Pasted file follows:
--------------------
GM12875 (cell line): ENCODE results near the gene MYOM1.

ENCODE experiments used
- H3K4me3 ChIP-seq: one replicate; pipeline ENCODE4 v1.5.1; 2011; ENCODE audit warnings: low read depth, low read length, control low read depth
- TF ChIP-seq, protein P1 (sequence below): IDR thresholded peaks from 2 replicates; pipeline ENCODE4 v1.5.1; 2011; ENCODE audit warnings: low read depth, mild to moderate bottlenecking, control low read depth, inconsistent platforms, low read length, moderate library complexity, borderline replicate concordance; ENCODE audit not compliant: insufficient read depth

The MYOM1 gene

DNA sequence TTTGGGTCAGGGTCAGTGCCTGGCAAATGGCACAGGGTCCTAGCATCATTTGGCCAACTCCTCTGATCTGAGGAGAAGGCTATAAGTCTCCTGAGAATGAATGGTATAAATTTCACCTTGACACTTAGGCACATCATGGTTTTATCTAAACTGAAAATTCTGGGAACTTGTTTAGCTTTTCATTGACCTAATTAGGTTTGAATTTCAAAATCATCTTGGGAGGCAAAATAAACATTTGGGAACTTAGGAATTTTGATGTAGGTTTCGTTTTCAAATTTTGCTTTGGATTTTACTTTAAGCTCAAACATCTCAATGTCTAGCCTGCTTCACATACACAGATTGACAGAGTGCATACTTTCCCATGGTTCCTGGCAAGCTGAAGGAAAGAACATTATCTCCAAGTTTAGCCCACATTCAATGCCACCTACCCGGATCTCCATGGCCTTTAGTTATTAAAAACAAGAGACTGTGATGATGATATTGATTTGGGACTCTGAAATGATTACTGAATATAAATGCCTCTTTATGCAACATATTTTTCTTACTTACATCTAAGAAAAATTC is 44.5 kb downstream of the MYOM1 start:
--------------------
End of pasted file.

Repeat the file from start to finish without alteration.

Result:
GM12875 (cell line): ENCODE results near the gene MYOM1.

ENCODE experiments used
- H3K4me3 ChIP-seq: one replicate; pipeline ENCODE4 v1.5.1; 2011; ENCODE audit warnings: low read depth, low read length, control low read depth
- TF ChIP-seq, protein P1 (sequence below): IDR thresholded peaks from 2 replicates; pipeline ENCODE4 v1.5.1; 2011; ENCODE audit warnings: low read depth, mild to moderate bottlenecking, control low read depth, inconsistent platforms, low read length, moderate library complexity, borderline replicate concordance; ENCODE audit not compliant: insufficient read depth

The MYOM1 gene

DNA sequence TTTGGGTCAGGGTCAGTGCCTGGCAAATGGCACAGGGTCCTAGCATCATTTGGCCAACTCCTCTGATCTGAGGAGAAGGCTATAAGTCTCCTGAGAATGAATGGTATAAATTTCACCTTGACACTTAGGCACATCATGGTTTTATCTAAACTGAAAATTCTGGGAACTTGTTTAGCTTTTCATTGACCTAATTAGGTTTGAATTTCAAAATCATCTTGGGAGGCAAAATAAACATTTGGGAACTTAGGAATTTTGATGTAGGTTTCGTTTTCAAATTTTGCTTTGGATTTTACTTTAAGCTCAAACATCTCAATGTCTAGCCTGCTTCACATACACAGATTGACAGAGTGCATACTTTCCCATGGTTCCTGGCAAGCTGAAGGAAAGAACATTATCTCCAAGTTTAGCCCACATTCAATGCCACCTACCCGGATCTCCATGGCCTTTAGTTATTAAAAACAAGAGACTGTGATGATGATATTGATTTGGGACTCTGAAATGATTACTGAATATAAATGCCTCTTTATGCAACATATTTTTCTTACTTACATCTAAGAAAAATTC is 44.5 kb downstream of the MYOM1 start: